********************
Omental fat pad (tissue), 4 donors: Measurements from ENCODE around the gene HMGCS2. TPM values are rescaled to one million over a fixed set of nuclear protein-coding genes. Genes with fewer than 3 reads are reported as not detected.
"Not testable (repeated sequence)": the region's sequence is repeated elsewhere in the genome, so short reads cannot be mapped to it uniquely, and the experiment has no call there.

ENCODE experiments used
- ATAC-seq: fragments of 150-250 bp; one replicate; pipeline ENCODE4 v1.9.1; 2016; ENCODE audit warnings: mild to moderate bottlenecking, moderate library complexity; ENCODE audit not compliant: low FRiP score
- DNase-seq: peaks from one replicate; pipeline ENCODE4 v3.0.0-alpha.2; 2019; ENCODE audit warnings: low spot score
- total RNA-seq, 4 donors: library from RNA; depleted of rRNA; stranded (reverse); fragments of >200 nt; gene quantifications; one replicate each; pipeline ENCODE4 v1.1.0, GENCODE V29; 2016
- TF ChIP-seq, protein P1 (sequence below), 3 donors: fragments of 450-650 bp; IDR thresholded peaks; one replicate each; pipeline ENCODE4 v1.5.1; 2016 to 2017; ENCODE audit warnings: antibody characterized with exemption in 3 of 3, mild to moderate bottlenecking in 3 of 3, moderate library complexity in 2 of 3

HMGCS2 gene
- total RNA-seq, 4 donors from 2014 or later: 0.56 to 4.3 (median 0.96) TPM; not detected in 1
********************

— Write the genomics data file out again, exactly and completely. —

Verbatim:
Omental fat pad (tissue), 4 donors: Measurements from ENCODE around the gene HMGCS2. TPM values are rescaled to one million over a fixed set of nuclear protein-coding genes. Genes with fewer than 3 reads are reported as not detected.
"Not testable (repeated sequence)": the region's sequence is repeated elsewhere in the genome, so short reads cannot be mapped to it uniquely, and the experiment has no call there.

ENCODE experiments used
- ATAC-seq: fragments of 150-250 bp; one replicate; pipeline ENCODE4 v1.9.1; 2016; ENCODE audit warnings: mild to moderate bottlenecking, moderate library complexity; ENCODE audit not compliant: low FRiP score
- DNase-seq: peaks from one replicate; pipeline ENCODE4 v3.0.0-alpha.2; 2019; ENCODE audit warnings: low spot score
- total RNA-seq, 4 donors: library from RNA; depleted of rRNA; stranded (reverse); fragments of >200 nt; gene quantifications; one replicate each; pipeline ENCODE4 v1.1.0, GENCODE V29; 2016
- TF ChIP-seq, protein P1 (sequence below), 3 donors: fragments of 450-650 bp; IDR thresholded peaks; one replicate each; pipeline ENCODE4 v1.5.1; 2016 to 2017; ENCODE audit warnings: antibody characterized with exemption in 3 of 3, mild to moderate bottlenecking in 3 of 3, moderate library complexity in 2 of 3

HMGCS2 gene
- total RNA-seq, 4 donors from 2014 or later: 0.56 to 4.3 (median 0.96) TPM; not detected in 1